It was 104 degrees Fahrenheit around midnight tonight in Khartoum, and the hot air in the courtyard behind my hotel was filled with the sweet smell of fruit-flavored tobacco. In the nighttime heat, an audience of a hundred men and women, some dark black, some Arab, were sitting still and quiet at tables set up on the grass. Clouds of mist were falling gently over them, giving some relief from the heat, spraying out from pipes that had been suspended high above their heads by the hotel staff.
Through the dark, and the mist, and the thick fragrance, I could see dozens of hookas in their hands and on the tables. Wisps of sweetened smoke curled out of the hookas to meet the falling mist. Many of the men wore long flowing white robes and Muslim skullcaps. Others wore regular pants and long-sleeved shirts. The women all wore burkas and veils, their veils pushed back, far up, past their foreheads and behind their ears, showing their necks and their hair and earrings, and their faces painted with mascara and lipstick; some mocha faces with skulpted eyebrows; some dark black faces with bright white eyes.
All eyes were on the stage, a raised platform at one side of the dark courtyard. Pulsing loud synthesizer music, played by two keyboardists and a drum machine, filled the space around the audience with an undulating beat so rapid, and with the voice of a male vocalist so energized -- singing a Middle Eastern melody so joyously but whiningly -- that it struck a strange contrast with the slow, calm swirls of mist, and the quiet, unmoving audience.
No one moved, because everyone was entranced. It wasn't the tobacco, the music, the heat or the mist. It was the young dancers: five young women and two young men. You couldn't take your eyes off them. Dressed from head to toe in white, flowing, traditional Ethiopian clothes, with bright multi-colored hems and sashes and jewelry and headdresses -- only their faces and hands exposed. The powerful sexuality that came pulsing out from the stage didn't depend on anyone showing any skin. There were no mini-skirts, no thighs showing, no men's muscular chests or women's low-cut blouses. But the audience was transfixed by the dancers' sexiness. The girls, maybe eighteen years old, maybe twenty-two or twenty-six, all had large, beautiful breasts the size of large grapefruits, or small coconuts, covered behind the thick white material of their traditional dresses but bouncing wildly like there was no tomorrow. Their lips were painted dark, blood red. Their faces were light brown, Arabic or maybe light-skinned Indian, and they were all smiling, smiling with their mouths open, breathing heavily, almost laughing, because they were moving so fast, almost hyperactively, rhythmically, jumping, again and again and again and again, swinging their arms and twirling their hands and fingers, with such joyous abandon, it seemed childish, innocent.
But not innocent. Not those blood-red lips, not their breasts, bouncing so hard because they were pumping their chests on purpose with just the right rhythm and speed to maximize each bounce. It looked like it might be painful for them. The frenetic movement of the two boys, eighteen years old, maybe twenty, was something like a cross between turbo-charged break-dancing and an epileptic fit. Chests pumping in and out so rapidly they rivaled the girls’ bouncing breasts in speed, right shoulder in, left shoulder in, right shoulder back, left shoulder back, faster and faster, two, three shoulder thrusts per second ..... also with such joyous, childish abandon that it seemed maybe, maybe it wasn't quite sexual -- but it was. At times seeming masculine, at other times joyously effeminate, the boys were a foil to the women, mimicking one another, smirking, smiling, pushing their heads forward and back like chickens. The women and young men all did the jerky chicken move, the neck snapping back with the chin tucked down, then forward again, over and over, at exactly the same time, in unison. Face forward then sharply back, forward then sharply back, all in rhythm to the fast-paced, whining vocalist and synthesizer sound. It seemed comical, the chicken theme, a bit absurd, awkward, almost violent in its jerkiness -- but blended in with the bouncing breasts, the jumps and squats in unison, the smirking and winking, the colored lips, the break-dancing chests and shoulders, it became part of a whole orgiastic sexual drama. Both the male and female dancers were doing it, but as my eyes settled on one of the women, it was impossible not to imagine her in the throes of orgasm, moving violently like an out-of-control chicken. It sounds crazy, I know, but don't people sometimes do strange things, in those moments of passionate abandon? (“Baaahhhhhhkkk, bok bok bok bok bok baaaahhhhkkk!”)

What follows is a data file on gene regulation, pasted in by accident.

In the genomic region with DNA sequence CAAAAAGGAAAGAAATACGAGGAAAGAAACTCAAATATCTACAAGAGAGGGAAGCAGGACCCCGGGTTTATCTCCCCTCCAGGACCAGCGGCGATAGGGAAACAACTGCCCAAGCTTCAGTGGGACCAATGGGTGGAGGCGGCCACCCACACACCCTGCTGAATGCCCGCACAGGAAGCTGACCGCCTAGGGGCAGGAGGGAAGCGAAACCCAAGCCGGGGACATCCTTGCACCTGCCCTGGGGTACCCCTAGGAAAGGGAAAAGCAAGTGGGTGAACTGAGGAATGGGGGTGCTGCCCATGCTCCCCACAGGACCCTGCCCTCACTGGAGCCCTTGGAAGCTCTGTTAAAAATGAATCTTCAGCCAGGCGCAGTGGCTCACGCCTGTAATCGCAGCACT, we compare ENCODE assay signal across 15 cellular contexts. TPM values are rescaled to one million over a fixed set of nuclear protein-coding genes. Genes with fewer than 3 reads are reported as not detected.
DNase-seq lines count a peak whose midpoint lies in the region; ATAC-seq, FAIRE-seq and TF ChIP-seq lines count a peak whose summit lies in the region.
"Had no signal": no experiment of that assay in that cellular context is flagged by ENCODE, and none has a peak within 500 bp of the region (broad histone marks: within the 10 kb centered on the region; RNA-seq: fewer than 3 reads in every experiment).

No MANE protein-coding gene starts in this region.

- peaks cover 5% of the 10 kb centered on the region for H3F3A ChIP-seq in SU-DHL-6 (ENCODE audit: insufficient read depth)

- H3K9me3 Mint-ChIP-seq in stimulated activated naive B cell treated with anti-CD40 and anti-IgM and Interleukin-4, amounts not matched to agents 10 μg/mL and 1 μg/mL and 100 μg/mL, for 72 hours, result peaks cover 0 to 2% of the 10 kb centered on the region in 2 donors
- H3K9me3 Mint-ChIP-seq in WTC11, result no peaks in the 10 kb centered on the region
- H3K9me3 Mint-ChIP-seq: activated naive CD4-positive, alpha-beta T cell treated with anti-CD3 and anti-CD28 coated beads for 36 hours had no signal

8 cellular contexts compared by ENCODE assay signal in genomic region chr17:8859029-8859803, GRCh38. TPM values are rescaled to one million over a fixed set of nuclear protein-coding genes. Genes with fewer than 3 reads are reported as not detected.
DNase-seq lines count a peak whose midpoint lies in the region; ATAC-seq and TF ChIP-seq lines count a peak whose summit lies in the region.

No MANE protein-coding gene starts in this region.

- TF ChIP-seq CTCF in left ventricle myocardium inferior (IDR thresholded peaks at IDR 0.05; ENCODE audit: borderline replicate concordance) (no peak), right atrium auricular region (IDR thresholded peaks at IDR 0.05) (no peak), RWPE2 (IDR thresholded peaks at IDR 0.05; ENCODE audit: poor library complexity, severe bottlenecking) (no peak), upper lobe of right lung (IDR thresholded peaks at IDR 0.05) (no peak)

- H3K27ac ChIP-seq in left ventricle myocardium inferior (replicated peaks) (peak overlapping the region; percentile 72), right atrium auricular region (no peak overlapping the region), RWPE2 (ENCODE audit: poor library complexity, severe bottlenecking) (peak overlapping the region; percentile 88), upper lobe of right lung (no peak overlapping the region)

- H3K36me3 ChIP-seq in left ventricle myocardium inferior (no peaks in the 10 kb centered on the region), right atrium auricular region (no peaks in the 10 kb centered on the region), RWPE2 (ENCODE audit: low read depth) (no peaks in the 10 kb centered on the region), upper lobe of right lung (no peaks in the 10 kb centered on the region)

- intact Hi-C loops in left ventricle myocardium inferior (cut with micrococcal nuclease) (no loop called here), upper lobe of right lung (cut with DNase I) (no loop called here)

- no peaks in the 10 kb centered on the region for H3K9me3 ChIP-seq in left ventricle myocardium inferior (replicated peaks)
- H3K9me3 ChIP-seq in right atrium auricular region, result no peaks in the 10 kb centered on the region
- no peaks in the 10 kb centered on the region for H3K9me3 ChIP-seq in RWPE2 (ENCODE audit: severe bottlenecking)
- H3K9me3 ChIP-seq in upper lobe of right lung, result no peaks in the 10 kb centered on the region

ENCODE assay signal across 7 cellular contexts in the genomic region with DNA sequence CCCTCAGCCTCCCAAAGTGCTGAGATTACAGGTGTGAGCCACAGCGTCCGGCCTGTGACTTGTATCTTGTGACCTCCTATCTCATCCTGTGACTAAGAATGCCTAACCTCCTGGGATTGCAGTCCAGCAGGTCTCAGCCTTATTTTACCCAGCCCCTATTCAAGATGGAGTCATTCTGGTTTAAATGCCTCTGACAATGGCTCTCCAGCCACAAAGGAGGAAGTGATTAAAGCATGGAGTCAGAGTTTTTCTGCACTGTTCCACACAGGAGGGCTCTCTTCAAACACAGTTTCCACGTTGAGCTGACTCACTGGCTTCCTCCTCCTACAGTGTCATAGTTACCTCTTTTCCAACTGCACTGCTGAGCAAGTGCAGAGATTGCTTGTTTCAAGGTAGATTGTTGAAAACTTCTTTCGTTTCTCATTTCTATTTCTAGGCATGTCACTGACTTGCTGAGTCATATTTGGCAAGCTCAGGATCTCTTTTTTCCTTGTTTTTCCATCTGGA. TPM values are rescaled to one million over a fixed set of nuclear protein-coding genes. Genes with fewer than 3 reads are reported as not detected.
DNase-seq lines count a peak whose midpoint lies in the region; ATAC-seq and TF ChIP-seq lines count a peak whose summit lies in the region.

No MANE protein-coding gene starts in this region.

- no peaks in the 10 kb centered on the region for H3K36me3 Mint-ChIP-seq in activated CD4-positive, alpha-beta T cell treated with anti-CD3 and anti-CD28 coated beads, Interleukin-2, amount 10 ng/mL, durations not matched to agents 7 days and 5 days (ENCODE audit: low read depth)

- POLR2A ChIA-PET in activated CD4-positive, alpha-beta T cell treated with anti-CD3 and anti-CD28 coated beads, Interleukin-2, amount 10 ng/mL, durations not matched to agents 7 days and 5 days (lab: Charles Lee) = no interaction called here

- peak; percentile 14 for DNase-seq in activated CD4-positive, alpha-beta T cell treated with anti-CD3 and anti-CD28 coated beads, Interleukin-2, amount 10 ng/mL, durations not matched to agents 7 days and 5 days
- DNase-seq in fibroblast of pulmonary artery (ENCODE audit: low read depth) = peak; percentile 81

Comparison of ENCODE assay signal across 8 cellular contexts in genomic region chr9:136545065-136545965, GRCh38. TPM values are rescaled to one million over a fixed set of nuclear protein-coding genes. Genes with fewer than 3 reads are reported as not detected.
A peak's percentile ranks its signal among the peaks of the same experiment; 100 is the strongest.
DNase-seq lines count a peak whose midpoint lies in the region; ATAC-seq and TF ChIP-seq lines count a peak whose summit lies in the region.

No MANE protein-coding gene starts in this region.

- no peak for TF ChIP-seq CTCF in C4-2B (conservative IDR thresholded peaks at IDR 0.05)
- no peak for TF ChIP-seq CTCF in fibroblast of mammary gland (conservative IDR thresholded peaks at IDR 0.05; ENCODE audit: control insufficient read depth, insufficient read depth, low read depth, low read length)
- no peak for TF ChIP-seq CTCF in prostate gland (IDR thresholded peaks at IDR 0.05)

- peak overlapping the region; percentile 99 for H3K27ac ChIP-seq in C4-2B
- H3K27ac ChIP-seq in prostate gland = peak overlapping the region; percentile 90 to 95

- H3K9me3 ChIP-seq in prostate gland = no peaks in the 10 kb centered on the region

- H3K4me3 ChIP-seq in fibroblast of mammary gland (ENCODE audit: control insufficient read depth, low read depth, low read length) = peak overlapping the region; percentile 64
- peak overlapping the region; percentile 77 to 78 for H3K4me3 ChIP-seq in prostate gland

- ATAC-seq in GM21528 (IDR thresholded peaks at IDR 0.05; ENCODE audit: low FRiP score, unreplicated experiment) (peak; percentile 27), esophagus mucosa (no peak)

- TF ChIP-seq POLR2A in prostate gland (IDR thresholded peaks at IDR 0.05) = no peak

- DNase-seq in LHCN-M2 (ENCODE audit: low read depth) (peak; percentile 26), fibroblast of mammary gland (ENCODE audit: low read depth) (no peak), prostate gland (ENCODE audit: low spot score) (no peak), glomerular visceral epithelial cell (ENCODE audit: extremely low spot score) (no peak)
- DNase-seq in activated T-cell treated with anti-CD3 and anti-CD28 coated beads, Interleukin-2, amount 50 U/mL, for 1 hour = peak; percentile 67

(So maybe I was a bit high on heat, mist, tobacco.)